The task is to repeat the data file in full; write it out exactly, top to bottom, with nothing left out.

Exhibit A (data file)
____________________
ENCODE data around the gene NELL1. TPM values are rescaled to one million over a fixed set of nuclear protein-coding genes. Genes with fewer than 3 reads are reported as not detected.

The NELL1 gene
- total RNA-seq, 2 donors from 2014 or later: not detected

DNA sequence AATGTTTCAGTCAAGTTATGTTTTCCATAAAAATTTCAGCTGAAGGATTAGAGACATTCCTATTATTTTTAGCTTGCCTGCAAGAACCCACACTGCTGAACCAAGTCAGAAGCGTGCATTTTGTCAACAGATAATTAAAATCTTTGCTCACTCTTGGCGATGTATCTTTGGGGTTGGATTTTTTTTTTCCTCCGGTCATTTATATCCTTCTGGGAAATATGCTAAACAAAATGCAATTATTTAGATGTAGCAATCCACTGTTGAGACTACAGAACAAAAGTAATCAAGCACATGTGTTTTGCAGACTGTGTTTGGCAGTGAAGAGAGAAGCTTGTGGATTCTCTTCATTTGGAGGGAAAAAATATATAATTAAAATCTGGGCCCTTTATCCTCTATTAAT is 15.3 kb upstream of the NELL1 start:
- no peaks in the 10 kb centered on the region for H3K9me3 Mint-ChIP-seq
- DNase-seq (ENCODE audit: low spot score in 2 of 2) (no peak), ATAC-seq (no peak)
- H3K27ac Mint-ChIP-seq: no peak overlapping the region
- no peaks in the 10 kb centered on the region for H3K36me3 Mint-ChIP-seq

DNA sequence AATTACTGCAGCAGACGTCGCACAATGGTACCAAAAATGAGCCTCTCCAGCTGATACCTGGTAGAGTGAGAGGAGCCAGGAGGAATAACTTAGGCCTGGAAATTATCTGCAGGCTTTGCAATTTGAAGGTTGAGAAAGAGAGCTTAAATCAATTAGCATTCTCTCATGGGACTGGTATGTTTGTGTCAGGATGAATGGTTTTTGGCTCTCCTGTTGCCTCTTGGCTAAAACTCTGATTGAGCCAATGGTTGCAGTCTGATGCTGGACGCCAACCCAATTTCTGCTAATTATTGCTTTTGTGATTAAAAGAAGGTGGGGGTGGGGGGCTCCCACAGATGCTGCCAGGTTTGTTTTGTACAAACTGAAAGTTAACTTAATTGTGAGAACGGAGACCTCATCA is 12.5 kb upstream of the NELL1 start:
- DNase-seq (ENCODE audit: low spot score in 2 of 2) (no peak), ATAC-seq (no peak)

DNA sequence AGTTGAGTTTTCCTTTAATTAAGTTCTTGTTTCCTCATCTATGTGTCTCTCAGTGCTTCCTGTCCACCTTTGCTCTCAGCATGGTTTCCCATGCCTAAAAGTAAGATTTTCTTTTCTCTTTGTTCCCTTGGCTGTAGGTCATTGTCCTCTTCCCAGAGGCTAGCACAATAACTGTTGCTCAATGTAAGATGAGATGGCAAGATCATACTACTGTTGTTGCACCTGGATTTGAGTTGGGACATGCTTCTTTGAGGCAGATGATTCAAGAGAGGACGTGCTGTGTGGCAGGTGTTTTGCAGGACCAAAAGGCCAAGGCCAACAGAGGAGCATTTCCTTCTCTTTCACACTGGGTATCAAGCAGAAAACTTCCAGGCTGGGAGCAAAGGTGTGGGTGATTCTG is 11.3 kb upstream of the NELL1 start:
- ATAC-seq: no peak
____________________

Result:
ENCODE data around the gene NELL1. TPM values are rescaled to one million over a fixed set of nuclear protein-coding genes. Genes with fewer than 3 reads are reported as not detected.

The NELL1 gene
- total RNA-seq, 2 donors from 2014 or later: not detected

DNA sequence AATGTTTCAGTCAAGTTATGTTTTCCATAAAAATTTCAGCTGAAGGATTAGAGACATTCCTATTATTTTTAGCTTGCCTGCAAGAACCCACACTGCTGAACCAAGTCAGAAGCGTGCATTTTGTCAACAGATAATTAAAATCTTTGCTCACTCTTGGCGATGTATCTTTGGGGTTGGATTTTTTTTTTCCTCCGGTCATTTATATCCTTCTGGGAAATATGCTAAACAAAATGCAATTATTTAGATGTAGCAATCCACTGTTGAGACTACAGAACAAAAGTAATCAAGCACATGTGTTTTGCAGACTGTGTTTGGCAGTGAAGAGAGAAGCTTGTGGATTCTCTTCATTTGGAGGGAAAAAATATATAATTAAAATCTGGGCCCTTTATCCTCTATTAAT is 15.3 kb upstream of the NELL1 start:
- no peaks in the 10 kb centered on the region for H3K9me3 Mint-ChIP-seq
- DNase-seq (ENCODE audit: low spot score in 2 of 2) (no peak), ATAC-seq (no peak)
- H3K27ac Mint-ChIP-seq: no peak overlapping the region
- no peaks in the 10 kb centered on the region for H3K36me3 Mint-ChIP-seq

DNA sequence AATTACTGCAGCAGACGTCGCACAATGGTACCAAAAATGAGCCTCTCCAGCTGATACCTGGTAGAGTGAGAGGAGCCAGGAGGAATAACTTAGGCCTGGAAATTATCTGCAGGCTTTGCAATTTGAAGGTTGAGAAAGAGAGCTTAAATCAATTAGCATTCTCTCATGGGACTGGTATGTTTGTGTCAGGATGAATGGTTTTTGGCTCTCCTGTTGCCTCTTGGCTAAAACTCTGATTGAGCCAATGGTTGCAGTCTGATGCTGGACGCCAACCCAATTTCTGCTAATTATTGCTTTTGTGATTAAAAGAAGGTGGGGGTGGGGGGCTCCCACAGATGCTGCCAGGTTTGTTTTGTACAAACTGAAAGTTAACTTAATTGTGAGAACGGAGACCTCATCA is 12.5 kb upstream of the NELL1 start:
- DNase-seq (ENCODE audit: low spot score in 2 of 2) (no peak), ATAC-seq (no peak)

DNA sequence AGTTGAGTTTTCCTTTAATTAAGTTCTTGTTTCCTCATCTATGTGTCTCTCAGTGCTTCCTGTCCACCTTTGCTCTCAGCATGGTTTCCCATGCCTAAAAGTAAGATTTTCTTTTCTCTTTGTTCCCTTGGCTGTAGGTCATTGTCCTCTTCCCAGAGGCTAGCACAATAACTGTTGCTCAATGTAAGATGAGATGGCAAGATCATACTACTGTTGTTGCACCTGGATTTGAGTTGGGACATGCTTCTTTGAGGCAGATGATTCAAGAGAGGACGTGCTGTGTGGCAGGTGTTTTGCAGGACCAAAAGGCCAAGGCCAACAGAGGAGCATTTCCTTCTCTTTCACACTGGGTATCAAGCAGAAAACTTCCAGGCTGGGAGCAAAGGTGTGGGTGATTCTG is 11.3 kb upstream of the NELL1 start:
- ATAC-seq: no peak